Welcome Rock Trails weekend
By Vicki Wooley on 17th January 2018 Trail Reports
Getting there: Nevis Road off SH6, one hour south of Queenstown
Distance: 28km loop
Elevation: 650m ascent & the same of descent
Terrain: Undulating, hardpacked walking trail
Full trail run info:Â www.wildthings.club/trails/southland/garston/welcome-rock---roaring-lion-trail/
The good dirt:
Close your eyes for a moment and imagine having 28km of well-groomed Otago high country trail virtually to yourself. Now, imagine watching the sun rise and set from an outdoor bath beside a hut reserved for your own personal use. From there it is only a small step to imagining your partner or bestie clamouring to join you for what promises to be a special weekend - even a partner or bestie of the non-running variety.
Welcome to Welcome Rock Trails, a privately-owned hiking and mountain-biking playground perched high above the Mataura Valley. The brochure boasts 'a historical and ecological journey' with stunning mountain views, quirky accommodation options, possibly a tot of whiskey and of course - the outdoor bath. Intrigued, Mal, Sally and I headed in for a weekend.
From the eclectic Southland Ski Hut, an easy three-kilometre hike carried us to the first hut via Welcome Rock itself. Once a place for settlers climbing out of the Nevis and Nokomai valleys to meet and trade, rumour suggests a bottle of whiskey was stashed in the rock to warm travellers climbing to the 1130m summit. Another rumour suggests the bottle of whiskey is still there... and we can vouch that it is (was!)
Nestled into the saddle a short distance beyond the rock lay our destination for the night, Slate Hut - although the word 'hut' is slightly misleading. Luxury awaited in the form of insulation(!), a gas burner, full complement of kitchen utensils and comfortable beds: carpet and a loo-with-a-view topped off the grandiose experience! We felt rather spoiled as, happily tucking into after-dinner chocolates, a glorious sunset shot the Eyre Mountains into stark relief.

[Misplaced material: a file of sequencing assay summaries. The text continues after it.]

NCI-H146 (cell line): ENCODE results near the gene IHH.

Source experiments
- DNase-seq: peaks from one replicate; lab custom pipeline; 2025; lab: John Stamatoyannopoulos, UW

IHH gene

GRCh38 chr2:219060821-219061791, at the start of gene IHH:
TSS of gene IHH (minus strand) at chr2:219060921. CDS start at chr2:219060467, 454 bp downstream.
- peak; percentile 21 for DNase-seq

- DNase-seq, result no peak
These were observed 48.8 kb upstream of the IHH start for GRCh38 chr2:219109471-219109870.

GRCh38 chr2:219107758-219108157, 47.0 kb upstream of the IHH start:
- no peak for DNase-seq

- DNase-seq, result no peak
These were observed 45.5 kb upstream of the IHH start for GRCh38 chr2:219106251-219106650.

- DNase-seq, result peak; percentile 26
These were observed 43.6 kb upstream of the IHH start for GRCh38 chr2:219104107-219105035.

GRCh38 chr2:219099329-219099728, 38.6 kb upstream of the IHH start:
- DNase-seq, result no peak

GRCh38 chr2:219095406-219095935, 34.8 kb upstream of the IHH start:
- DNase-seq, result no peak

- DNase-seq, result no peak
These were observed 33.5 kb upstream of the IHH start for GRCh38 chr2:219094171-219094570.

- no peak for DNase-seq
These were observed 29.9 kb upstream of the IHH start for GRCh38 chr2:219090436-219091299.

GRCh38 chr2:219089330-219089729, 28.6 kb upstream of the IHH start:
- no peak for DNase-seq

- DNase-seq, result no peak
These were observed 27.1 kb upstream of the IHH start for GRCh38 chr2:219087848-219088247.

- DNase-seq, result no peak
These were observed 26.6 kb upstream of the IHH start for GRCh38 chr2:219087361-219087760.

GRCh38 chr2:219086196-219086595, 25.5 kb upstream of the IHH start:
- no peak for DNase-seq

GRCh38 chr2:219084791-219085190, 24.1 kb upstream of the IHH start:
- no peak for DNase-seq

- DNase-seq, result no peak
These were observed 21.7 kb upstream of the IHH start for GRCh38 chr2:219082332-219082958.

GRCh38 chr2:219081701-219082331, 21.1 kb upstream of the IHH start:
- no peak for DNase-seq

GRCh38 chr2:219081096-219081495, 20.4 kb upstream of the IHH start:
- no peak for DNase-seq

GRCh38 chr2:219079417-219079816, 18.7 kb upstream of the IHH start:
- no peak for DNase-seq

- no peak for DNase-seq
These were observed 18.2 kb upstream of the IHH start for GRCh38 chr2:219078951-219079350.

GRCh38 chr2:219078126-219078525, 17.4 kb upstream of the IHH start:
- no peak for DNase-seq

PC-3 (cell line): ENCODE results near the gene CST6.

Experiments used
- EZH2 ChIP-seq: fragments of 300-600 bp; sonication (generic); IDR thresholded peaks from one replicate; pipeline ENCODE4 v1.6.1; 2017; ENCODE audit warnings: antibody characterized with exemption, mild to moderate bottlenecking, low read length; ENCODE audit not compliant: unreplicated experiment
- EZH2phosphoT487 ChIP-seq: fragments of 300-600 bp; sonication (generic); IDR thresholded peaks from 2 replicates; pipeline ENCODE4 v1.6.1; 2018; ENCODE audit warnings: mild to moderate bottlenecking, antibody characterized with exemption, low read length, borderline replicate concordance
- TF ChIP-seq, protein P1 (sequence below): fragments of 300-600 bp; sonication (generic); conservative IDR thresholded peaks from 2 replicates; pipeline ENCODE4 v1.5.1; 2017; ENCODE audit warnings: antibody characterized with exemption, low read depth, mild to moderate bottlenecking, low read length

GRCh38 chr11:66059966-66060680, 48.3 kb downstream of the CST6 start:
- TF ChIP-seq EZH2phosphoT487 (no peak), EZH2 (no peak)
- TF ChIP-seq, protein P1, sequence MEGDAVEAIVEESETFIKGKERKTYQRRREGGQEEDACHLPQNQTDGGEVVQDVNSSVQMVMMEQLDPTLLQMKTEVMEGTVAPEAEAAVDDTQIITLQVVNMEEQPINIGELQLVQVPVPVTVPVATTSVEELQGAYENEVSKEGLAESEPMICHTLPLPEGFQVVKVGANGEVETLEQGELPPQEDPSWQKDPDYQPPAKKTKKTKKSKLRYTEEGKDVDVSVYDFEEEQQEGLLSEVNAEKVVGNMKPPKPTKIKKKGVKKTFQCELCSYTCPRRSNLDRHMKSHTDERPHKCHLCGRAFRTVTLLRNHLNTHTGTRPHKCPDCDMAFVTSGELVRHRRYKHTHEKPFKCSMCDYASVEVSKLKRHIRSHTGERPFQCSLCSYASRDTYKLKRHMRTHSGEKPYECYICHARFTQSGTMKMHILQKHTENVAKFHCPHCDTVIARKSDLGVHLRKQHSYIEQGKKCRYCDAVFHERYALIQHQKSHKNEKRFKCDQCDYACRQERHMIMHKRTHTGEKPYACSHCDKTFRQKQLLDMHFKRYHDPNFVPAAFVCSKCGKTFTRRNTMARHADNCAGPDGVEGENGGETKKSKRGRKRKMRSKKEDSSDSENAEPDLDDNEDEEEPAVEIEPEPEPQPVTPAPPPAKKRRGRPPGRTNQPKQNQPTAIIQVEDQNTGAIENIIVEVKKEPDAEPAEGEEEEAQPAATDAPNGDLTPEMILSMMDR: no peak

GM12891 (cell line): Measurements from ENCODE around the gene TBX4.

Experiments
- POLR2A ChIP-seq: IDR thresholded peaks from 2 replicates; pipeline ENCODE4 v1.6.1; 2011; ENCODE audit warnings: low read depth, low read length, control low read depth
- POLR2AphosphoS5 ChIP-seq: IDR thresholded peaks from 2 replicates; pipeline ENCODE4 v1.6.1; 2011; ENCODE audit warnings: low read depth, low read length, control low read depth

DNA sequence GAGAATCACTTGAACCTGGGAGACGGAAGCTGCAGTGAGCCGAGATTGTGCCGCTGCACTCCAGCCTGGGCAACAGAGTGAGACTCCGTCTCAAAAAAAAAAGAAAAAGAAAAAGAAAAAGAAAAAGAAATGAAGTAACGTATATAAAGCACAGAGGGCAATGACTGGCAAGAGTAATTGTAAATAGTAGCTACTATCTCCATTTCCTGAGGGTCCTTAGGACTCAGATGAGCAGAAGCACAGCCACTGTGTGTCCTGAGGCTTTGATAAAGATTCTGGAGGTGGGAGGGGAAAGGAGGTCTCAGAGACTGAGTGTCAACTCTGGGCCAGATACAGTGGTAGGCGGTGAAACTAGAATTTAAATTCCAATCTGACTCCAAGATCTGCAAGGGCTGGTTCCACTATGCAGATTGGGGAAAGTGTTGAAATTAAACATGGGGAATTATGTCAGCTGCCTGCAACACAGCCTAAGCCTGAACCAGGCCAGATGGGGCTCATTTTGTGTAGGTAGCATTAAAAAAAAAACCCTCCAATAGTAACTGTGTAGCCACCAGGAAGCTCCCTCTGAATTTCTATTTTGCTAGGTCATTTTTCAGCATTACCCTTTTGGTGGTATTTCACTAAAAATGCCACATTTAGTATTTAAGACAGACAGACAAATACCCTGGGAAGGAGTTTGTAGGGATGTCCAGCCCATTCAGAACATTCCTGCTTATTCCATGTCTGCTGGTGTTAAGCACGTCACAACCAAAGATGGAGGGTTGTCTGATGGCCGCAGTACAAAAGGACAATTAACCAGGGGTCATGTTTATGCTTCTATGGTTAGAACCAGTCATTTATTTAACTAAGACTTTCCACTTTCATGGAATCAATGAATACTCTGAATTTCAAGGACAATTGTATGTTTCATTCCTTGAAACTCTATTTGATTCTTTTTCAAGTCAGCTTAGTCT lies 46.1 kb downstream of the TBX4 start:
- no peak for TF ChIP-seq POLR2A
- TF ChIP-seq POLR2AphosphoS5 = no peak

Morning, and six short downhill kilometres on swooping, cambered mountain-bike trail took us to our next place of residence - Mud Hut, a beautifully restored 17th century sod crib. Here we swapped heavy tramping packs for light daypacks and began our run in earnest.
Way back in the late 1800's Chinese and European labourers toiled for three years to build New Zealand's second-largest water race to carry water from the Nevis into the Nokomai Valley for gold-sluicing. Welcome Rock has been in the O'Brien family for more than a century and current owners Tom and Katie spent two years hand-building a trail along parts of the original water race. Roaring Lion Trail - named after the intense roaring of the original creek that fed the race - is dotted with artefacts of the mining era including original fluming pipes and a poignant 'shovel' memorial. The O'Brien's are in the process of installing interpretation panels along the trail: in the interim, hovering larks and dizzying views down into the valleys on each side of the hill provided ample distraction as we trotted around the loop.
Approximately 15km in and shortly after crossing a crystal-clear stream, a rather gorgeous permanent tent (Flumings Camp) with its stunning outlook towards the head of the Nokomai piqued our curiosity: later we discovered a quintessentially Kiwi woolshed located beside the family homestead rounds out the four accommodation options. A maximum number of two to four guests per site guarantees a very personal overnight experience; back in the solitude of Mud Hut we tucked into hobbit-sized beds and recounted overcrowded hut 'horror' stories with glee.
The compact nature of Welcome Rock Trails and short distances between accommodation lends itself to be enjoyed by runners, walkers or cyclists of any ability. Tear around on foot or two wheels in a single day; hike in for a self-sufficient mini-break or push the boat out with bag transport, meal delivery and guided yoga sessions for a romantic weekend get-away. Whichever way you spin it, Welcome Rock Trails is a unique and delightful wee adventure best enjoyed with good friends.
*Bear in mind the trail is subalpine so take all the necessary precautions: waterproofs, thermals and emergency/first-aid gear suitable for a backcountry hike.
See more photos from this trip here